News / 
Planning a Waterwise Perennial Garden

Planning a Waterwise Perennial Garden

Posted - May 30, 2003 at 8:27 p.m.



This archived news story is available only for your personal, non-commercial use. Information in the story may be outdated or superseded by additional information. Reading or replaying the story in its archived form does not constitute a republication of the story.

Larry Sagers Horticultural Specialist Utah State University Extension Service Thanksgiving Point Office © All Rights Reserved

Planning A Water Conserving Perennial Garden

Hopefully you have caught on to water conservation. If you have the summer bills have not left you with sticker shock and the plants are enjoying not being overwatered. With the summer heat starting to wane, it is a good time to look at water thrifty perennial plants so you can include them in your garden.

Herbaceous perennials are becoming more and more popular. New varieties, greater availability of plants from local nurseries and more desire to include something a little different in the garden all lay a part in the resurgence of perennial gardens, include some for your own garden and make it water thrifty at the same time.

Water conserving perennial gardens are more than just choosing certain plants. Those that are successful for the long term include proper attention to soil preparation, mulches and weed control.

Perennial gardens are real treasures if they are done correctly but they are not without peril. In my opinion, the greatest risk comes from weeds. Weeds use as much or more water than the plants themselves. Garden plants can never thrive if the weeds are stealing the water. Perennial weds in perennial flowers are certain disasters. The worst offenders are those outlaws with their pictures on the Post Office Wall so to speak. Once planted the perennials are there to stay and taking out the problem weeds is next to impossible.

These noxious weeds include field bindweed, whitetop, quackgrass, Bermudagrass and several others. All have deep spreading taproots that are likely to go deeper and spread more aggressively than your chosen garden perennials. If you have these weeds in the area you want to plant, get them under control before you plant. This process will usually take several seasons.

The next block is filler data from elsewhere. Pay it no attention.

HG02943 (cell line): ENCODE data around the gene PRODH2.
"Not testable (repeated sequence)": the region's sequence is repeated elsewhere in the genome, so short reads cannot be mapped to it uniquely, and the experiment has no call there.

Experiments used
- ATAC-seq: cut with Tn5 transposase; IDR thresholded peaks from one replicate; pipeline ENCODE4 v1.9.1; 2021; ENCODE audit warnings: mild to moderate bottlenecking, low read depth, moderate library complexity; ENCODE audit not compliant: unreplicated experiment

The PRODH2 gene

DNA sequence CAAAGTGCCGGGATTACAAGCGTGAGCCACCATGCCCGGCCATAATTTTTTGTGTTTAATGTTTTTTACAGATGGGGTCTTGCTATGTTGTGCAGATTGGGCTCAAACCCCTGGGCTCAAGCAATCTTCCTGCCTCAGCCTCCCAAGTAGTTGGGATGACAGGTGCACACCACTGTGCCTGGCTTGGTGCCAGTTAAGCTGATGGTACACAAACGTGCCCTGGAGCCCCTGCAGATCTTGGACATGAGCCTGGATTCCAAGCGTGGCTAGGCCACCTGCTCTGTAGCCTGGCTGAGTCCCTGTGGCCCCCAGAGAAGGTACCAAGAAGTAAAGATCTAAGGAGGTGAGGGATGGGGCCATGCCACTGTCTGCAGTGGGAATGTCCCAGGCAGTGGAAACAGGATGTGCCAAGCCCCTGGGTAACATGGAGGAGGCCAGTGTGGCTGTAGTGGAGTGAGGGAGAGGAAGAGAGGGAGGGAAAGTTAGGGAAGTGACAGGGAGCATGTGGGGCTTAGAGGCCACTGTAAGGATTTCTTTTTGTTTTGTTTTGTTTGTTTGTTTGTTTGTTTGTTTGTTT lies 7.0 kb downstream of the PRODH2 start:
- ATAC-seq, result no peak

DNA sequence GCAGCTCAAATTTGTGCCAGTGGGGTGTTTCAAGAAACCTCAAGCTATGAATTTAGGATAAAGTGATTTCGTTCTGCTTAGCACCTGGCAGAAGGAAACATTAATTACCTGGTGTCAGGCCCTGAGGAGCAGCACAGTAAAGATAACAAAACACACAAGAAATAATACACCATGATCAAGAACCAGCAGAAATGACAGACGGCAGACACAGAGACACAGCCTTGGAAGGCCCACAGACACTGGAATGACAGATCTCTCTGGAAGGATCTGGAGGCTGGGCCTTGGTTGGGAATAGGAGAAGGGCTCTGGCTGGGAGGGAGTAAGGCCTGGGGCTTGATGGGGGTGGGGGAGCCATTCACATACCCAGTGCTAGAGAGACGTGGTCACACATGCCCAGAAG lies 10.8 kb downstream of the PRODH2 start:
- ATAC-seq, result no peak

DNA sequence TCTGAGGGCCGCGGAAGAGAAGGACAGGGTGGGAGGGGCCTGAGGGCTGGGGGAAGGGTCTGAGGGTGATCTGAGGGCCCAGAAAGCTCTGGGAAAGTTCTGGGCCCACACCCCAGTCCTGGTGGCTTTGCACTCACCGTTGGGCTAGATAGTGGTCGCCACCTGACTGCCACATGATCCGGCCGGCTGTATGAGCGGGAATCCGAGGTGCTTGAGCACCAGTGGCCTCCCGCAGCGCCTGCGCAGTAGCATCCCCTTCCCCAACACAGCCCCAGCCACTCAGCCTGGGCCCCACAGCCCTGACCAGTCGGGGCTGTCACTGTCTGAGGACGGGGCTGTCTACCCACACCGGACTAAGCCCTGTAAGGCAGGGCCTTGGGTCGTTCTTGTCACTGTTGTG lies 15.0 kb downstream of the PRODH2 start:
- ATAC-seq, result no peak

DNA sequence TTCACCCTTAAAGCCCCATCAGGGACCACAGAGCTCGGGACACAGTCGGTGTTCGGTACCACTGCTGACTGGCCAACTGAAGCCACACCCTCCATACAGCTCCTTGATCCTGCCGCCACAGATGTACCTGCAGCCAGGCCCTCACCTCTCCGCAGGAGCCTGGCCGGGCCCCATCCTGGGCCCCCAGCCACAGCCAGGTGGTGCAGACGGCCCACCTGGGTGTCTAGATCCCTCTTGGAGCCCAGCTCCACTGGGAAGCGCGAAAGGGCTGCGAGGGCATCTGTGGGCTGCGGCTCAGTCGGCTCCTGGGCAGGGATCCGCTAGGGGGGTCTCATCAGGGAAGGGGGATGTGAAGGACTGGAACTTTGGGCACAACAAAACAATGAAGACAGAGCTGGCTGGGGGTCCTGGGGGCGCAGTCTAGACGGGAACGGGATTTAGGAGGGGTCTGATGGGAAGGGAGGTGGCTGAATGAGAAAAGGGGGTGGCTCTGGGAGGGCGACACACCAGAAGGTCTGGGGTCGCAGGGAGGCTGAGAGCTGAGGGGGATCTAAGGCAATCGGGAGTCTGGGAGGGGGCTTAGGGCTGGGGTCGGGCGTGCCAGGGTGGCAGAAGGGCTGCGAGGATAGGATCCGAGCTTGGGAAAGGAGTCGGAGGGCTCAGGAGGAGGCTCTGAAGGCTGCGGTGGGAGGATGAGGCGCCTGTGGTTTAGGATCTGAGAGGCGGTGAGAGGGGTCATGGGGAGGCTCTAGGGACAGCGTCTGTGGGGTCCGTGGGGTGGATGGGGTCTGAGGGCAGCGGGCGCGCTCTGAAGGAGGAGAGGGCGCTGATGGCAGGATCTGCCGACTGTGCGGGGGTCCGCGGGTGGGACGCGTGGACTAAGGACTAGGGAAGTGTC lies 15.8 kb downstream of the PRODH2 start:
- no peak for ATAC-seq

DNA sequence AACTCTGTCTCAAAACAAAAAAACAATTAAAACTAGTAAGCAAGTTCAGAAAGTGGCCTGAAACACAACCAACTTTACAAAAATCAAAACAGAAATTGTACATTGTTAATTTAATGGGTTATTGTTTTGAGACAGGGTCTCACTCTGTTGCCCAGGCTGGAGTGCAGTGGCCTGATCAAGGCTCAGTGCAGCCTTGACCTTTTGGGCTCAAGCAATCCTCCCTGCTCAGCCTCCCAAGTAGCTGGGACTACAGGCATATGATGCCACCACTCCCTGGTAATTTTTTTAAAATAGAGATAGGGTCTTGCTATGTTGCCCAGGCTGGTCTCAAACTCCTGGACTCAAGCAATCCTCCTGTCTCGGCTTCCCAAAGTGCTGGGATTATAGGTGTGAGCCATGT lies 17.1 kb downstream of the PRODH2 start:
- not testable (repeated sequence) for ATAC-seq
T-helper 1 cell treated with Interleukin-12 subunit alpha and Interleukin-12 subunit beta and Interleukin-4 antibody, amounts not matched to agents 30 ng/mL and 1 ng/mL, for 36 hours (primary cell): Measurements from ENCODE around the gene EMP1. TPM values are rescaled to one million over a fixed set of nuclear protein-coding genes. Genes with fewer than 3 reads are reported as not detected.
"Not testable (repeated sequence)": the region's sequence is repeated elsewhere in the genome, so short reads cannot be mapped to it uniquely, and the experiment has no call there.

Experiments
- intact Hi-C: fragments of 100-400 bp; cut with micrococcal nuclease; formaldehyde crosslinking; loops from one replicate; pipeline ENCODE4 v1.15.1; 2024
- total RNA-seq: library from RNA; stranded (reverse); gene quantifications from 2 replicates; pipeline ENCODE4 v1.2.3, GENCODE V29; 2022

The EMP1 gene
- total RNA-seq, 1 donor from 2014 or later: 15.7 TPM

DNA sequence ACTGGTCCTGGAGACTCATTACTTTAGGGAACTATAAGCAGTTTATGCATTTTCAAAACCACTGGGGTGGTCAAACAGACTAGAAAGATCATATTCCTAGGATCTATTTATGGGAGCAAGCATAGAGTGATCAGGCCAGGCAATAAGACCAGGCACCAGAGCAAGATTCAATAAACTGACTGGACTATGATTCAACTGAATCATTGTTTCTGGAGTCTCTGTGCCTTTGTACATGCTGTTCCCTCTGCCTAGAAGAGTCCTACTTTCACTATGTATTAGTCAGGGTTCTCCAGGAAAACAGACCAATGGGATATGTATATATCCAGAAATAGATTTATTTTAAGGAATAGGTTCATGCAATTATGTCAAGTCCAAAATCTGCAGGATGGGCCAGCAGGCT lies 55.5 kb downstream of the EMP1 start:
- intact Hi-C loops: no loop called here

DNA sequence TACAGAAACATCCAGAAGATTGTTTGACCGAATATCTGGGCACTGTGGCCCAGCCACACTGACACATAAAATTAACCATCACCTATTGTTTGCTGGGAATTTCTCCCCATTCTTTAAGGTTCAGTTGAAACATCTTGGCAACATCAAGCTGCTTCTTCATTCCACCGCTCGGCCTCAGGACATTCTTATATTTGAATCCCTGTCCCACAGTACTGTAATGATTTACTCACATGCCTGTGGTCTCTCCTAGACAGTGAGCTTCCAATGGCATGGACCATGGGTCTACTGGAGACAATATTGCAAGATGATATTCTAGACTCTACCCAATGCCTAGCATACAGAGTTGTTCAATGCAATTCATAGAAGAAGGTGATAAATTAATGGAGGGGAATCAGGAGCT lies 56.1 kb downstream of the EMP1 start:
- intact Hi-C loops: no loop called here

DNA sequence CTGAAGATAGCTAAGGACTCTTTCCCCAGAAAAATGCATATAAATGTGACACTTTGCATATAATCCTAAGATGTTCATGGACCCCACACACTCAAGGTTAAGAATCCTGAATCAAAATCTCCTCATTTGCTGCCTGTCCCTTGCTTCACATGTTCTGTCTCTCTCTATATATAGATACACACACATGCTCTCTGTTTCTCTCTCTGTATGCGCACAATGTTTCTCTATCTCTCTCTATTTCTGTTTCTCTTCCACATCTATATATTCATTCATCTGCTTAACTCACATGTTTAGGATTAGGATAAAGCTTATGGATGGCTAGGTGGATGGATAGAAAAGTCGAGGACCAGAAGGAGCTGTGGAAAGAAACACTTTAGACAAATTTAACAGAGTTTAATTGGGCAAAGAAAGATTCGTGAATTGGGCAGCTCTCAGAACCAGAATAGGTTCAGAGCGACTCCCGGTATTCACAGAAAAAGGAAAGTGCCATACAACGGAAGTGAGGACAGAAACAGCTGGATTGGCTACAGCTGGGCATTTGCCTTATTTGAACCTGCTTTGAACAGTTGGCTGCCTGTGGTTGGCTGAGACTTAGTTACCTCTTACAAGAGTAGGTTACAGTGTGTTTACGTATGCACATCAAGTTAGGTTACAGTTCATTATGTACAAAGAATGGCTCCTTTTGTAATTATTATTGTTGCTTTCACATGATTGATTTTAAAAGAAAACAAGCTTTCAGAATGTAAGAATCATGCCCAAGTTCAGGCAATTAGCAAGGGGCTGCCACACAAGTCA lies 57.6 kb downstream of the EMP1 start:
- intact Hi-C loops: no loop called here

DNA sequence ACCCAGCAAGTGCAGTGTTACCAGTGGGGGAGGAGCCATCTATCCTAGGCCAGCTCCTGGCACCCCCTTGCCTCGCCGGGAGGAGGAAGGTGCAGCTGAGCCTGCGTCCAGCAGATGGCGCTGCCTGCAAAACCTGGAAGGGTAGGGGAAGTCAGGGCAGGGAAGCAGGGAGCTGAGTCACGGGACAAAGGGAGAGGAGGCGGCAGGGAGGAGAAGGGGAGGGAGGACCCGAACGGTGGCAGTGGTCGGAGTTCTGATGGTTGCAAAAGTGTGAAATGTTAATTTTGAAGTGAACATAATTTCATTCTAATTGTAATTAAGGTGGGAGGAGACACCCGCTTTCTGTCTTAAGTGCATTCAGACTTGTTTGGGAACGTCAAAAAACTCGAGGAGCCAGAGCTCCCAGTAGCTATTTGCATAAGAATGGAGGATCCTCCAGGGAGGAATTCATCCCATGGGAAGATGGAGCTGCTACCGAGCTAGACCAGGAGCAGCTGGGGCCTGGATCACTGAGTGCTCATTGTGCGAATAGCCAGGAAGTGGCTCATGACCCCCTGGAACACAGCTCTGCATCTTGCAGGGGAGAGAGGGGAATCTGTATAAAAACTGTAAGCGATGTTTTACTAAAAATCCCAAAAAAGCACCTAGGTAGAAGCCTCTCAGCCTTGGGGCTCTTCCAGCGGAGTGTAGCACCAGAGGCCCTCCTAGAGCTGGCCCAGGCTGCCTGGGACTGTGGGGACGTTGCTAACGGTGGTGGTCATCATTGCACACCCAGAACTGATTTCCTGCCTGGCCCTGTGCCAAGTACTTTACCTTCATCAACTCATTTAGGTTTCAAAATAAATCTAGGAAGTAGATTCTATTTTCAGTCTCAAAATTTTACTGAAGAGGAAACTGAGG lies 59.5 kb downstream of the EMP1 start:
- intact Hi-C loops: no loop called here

Never skimp on soil preparation. Perennial enthusiasts recommend double digging the beds where you dig the beds deeply and turn the soil over while adding insubstantial amounts of organic matter. Soil preparation is essential. With perennials it must be done before the plants are put in the ground because unlike annuals beds you cannot till and add organic matter every year.

Mulches are also important assets in water thrifty gardens. Organic mulches improve the soil as they decompose, they help control the water robbing weeds and they cool the soil and reduce the evaporation. Be generous with the mulches as you grow your perennials and the flowers will reward you well.

After thoughtful preparations, spend some time selecting the plants. The challenge with perennial flowers is to select those that need the same conditions. Many gardeners start out to design a waterwise planting. The plant the plants and are not willing to let them establish well. They then start to mix in some thirsty annuals or perennials and then water for those thirsty plants. That, in effect negates any of the benefits of designing the garden for saving water.

Passion for Perennials with Larry Sagers and Gretchen Campbell. If you love perennial gardens or the cottage garden look, then you will love this class. We will go in depth into perennial plants, how to select them according to water requirements, shade or sun tolerance and care. Tuesdays, June 3, 10, 17, 24, 1:00 PM - 3:00 PM Join us in the Oak Room on the lower level of the Thanksgiving Gardens Visitors Center Fee: $40.00

SIGN UP FOR THE KSL.COM NEWSLETTER

Catch up on the top news and features from KSL.com, sent weekly.
By subscribing, you acknowledge and agree to KSL.com's Terms of Use and Privacy Policy.

KSL Weather Forecast